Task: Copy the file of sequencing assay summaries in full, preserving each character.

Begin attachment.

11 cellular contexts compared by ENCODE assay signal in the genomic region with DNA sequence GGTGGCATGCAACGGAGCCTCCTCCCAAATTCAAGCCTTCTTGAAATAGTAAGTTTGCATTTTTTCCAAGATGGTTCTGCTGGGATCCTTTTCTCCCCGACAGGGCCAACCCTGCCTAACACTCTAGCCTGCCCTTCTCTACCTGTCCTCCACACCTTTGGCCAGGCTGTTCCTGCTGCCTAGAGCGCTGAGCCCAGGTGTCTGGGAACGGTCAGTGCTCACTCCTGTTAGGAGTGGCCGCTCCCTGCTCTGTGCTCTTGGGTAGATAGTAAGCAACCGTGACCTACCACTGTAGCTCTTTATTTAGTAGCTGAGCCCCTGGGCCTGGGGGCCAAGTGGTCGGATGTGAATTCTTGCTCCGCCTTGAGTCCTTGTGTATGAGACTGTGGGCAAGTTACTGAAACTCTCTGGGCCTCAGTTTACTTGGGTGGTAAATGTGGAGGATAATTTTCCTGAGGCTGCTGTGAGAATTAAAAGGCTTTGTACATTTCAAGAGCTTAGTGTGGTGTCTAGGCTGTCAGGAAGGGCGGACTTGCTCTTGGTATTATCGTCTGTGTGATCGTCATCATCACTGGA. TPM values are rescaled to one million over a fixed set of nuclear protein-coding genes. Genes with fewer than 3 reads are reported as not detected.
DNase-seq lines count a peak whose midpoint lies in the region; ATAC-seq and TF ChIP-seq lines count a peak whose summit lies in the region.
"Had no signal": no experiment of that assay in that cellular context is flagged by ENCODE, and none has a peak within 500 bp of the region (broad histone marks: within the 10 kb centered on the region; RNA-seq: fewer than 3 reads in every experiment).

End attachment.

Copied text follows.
11 cellular contexts compared by ENCODE assay signal in the genomic region with DNA sequence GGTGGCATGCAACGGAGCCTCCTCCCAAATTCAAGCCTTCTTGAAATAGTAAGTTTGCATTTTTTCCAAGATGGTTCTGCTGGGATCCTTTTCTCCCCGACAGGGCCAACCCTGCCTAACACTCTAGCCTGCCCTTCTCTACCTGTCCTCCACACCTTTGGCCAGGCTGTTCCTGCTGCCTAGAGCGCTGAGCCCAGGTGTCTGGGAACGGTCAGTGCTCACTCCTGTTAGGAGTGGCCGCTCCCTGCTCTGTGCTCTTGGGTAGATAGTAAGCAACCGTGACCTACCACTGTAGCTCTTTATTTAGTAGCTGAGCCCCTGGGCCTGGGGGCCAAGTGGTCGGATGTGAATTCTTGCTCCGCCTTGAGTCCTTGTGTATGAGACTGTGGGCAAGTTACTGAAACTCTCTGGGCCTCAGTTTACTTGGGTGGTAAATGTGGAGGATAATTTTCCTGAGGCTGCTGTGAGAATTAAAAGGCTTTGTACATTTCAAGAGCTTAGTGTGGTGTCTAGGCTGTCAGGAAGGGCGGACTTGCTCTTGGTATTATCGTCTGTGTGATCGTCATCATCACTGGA. TPM values are rescaled to one million over a fixed set of nuclear protein-coding genes. Genes with fewer than 3 reads are reported as not detected.
DNase-seq lines count a peak whose midpoint lies in the region; ATAC-seq and TF ChIP-seq lines count a peak whose summit lies in the region.
"Had no signal": no experiment of that assay in that cellular context is flagged by ENCODE, and none has a peak within 500 bp of the region (broad histone marks: within the 10 kb centered on the region; RNA-seq: fewer than 3 reads in every experiment).